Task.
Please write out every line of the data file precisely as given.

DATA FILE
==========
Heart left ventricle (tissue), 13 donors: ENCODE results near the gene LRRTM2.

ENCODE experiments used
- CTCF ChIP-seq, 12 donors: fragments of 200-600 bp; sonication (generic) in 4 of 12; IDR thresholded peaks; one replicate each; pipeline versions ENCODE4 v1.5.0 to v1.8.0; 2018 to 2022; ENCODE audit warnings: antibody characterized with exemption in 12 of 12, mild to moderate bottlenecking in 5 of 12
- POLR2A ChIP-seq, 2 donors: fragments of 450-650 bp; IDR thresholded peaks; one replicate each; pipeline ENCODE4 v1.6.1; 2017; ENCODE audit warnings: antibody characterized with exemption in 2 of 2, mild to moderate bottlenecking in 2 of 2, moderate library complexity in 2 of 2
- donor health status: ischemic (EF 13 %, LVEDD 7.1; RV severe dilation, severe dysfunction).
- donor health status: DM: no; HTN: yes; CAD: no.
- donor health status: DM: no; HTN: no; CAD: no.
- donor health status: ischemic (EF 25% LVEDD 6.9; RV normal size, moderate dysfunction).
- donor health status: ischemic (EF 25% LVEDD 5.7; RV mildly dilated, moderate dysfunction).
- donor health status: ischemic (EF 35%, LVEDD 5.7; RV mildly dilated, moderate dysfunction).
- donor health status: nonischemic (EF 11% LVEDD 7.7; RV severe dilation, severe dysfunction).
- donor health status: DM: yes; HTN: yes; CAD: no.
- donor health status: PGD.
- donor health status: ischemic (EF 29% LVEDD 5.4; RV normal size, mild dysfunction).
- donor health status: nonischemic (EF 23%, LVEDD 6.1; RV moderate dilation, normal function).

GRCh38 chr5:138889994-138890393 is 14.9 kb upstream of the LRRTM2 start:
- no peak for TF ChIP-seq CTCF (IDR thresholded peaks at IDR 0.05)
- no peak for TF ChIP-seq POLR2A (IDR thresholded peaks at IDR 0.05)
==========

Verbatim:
Heart left ventricle (tissue), 13 donors: ENCODE results near the gene LRRTM2.

ENCODE experiments used
- CTCF ChIP-seq, 12 donors: fragments of 200-600 bp; sonication (generic) in 4 of 12; IDR thresholded peaks; one replicate each; pipeline versions ENCODE4 v1.5.0 to v1.8.0; 2018 to 2022; ENCODE audit warnings: antibody characterized with exemption in 12 of 12, mild to moderate bottlenecking in 5 of 12
- POLR2A ChIP-seq, 2 donors: fragments of 450-650 bp; IDR thresholded peaks; one replicate each; pipeline ENCODE4 v1.6.1; 2017; ENCODE audit warnings: antibody characterized with exemption in 2 of 2, mild to moderate bottlenecking in 2 of 2, moderate library complexity in 2 of 2
- donor health status: ischemic (EF 13 %, LVEDD 7.1; RV severe dilation, severe dysfunction).
- donor health status: DM: no; HTN: yes; CAD: no.
- donor health status: DM: no; HTN: no; CAD: no.
- donor health status: ischemic (EF 25% LVEDD 6.9; RV normal size, moderate dysfunction).
- donor health status: ischemic (EF 25% LVEDD 5.7; RV mildly dilated, moderate dysfunction).
- donor health status: ischemic (EF 35%, LVEDD 5.7; RV mildly dilated, moderate dysfunction).
- donor health status: nonischemic (EF 11% LVEDD 7.7; RV severe dilation, severe dysfunction).
- donor health status: DM: yes; HTN: yes; CAD: no.
- donor health status: PGD.
- donor health status: ischemic (EF 29% LVEDD 5.4; RV normal size, mild dysfunction).
- donor health status: nonischemic (EF 23%, LVEDD 6.1; RV moderate dilation, normal function).

GRCh38 chr5:138889994-138890393 is 14.9 kb upstream of the LRRTM2 start:
- no peak for TF ChIP-seq CTCF (IDR thresholded peaks at IDR 0.05)
- no peak for TF ChIP-seq POLR2A (IDR thresholded peaks at IDR 0.05)